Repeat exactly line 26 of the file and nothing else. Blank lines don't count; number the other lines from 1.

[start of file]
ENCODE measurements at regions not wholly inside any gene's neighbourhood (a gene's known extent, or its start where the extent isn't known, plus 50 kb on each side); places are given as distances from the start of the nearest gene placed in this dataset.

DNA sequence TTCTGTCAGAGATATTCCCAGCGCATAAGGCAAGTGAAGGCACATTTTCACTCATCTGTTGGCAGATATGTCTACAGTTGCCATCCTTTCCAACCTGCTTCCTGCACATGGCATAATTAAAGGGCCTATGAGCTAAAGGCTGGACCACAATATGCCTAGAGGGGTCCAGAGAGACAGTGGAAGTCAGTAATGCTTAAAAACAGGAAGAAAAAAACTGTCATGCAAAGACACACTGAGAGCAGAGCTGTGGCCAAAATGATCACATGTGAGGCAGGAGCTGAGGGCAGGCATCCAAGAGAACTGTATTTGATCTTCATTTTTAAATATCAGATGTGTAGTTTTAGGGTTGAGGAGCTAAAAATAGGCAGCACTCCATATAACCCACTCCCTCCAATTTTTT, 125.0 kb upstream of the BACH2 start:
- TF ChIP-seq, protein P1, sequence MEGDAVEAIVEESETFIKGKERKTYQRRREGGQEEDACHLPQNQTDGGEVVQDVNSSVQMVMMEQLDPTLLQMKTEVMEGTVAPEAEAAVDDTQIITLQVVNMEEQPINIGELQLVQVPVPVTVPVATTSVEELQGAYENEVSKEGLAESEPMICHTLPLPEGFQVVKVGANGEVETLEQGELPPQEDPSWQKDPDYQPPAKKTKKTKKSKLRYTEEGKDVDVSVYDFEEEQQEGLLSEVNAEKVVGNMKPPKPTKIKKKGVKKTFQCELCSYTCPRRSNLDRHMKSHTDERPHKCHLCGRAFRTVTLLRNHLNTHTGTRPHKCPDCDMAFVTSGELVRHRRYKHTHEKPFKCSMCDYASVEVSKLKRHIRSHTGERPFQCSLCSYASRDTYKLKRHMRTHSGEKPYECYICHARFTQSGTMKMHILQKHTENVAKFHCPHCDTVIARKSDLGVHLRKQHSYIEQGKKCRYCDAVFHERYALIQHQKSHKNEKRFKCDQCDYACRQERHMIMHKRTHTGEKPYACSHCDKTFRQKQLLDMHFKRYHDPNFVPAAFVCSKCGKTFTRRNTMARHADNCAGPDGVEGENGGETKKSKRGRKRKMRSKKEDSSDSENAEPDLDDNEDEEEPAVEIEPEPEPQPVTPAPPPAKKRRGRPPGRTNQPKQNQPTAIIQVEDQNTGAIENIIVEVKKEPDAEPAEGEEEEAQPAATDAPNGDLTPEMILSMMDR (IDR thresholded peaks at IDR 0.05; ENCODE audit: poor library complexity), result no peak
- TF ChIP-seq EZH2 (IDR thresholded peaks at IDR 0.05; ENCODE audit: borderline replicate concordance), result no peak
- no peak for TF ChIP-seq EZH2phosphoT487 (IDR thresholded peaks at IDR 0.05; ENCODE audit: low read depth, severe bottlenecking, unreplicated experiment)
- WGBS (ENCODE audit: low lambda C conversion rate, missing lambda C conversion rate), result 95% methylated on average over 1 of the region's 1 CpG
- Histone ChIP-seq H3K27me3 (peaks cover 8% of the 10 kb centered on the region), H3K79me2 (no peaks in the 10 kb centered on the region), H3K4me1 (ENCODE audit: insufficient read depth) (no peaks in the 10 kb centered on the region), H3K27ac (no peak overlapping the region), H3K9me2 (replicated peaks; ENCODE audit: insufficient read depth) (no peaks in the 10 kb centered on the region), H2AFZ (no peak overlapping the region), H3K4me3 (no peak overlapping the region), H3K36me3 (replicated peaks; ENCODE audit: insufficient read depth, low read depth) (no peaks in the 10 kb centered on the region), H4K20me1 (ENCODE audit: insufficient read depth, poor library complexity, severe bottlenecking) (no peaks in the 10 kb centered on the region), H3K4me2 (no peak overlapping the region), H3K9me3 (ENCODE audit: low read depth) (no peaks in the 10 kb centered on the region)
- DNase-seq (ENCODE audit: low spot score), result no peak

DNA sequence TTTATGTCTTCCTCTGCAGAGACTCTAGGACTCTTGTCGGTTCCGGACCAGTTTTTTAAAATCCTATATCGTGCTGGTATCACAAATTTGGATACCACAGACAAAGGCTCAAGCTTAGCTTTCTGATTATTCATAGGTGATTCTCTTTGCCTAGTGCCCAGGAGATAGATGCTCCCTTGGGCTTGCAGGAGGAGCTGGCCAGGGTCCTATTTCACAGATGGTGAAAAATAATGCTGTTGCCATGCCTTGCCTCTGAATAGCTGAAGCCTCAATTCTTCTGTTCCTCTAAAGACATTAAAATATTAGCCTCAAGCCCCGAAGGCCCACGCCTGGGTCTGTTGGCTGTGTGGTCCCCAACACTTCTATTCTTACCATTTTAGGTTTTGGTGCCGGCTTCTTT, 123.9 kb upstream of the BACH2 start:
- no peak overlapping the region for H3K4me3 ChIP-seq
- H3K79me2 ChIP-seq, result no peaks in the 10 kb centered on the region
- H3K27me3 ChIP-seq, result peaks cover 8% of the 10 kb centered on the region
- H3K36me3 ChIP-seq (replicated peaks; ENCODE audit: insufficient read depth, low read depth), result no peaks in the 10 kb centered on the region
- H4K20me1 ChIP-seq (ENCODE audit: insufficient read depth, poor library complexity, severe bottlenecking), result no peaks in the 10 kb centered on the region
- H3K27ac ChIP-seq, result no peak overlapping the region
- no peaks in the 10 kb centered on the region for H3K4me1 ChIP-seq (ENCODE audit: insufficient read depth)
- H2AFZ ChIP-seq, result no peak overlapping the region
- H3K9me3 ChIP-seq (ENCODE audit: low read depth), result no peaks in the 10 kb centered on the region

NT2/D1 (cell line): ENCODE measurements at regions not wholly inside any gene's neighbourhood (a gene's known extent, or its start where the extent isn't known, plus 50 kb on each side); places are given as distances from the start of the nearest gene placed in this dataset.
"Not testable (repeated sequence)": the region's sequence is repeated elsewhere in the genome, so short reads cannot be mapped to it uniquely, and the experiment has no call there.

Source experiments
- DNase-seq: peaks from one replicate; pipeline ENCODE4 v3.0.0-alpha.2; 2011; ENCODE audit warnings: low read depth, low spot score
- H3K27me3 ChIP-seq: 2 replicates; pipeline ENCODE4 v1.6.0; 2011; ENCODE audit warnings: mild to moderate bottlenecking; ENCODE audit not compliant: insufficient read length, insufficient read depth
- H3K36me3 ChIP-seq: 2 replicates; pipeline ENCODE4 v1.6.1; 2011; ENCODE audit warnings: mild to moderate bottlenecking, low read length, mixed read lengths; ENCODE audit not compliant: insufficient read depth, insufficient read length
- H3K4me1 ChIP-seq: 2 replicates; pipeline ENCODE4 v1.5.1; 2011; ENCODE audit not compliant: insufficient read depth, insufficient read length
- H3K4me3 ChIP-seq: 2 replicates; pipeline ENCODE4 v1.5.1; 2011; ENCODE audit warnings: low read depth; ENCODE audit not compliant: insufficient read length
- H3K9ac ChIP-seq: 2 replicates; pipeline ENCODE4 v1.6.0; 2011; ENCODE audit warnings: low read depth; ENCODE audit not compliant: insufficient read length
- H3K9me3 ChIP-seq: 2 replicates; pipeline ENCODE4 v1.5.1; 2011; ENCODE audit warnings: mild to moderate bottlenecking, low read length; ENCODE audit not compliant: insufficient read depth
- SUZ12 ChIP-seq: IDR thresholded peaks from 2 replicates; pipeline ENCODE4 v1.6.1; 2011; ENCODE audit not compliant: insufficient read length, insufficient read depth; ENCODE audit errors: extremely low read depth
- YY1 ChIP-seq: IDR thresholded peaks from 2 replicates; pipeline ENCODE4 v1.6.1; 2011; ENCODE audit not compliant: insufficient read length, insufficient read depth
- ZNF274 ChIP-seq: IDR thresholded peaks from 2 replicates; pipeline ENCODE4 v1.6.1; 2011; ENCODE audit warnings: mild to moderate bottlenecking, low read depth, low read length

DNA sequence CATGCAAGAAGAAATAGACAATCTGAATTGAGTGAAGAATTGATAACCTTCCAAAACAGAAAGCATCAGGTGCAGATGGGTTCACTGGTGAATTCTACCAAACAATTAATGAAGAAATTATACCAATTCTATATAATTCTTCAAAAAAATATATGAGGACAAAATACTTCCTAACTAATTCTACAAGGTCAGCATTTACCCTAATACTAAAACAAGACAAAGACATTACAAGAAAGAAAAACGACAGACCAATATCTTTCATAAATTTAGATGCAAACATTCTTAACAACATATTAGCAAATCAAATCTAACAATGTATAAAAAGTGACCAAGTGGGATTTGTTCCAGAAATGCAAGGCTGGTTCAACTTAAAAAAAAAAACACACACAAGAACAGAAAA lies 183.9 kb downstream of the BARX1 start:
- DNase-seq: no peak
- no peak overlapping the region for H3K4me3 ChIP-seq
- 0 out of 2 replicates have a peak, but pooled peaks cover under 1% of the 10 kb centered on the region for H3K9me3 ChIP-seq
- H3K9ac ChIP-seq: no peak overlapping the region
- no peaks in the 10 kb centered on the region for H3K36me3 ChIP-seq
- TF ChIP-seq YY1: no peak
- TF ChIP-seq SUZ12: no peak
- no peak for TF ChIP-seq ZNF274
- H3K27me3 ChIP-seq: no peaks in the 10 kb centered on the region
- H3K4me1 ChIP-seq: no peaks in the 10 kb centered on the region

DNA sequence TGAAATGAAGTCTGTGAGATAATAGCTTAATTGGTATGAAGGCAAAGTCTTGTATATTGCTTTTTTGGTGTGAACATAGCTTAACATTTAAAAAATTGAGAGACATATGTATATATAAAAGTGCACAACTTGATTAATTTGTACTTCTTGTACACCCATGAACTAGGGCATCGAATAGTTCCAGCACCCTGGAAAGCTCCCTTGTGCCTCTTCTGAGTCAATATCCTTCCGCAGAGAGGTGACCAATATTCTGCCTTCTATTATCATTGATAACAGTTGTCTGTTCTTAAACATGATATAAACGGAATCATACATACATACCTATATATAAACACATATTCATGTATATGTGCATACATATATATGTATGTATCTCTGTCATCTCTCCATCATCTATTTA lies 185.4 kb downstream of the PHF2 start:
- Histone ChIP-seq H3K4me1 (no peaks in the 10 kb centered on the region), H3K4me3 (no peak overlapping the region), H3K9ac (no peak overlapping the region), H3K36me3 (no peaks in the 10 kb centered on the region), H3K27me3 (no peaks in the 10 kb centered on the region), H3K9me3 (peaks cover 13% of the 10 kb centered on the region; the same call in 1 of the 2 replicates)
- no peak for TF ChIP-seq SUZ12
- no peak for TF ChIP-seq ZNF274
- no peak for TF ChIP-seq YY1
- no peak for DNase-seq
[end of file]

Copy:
- H3K4me3 ChIP-seq: 2 replicates; pipeline ENCODE4 v1.5.1; 2011; ENCODE audit warnings: low read depth; ENCODE audit not compliant: insufficient read length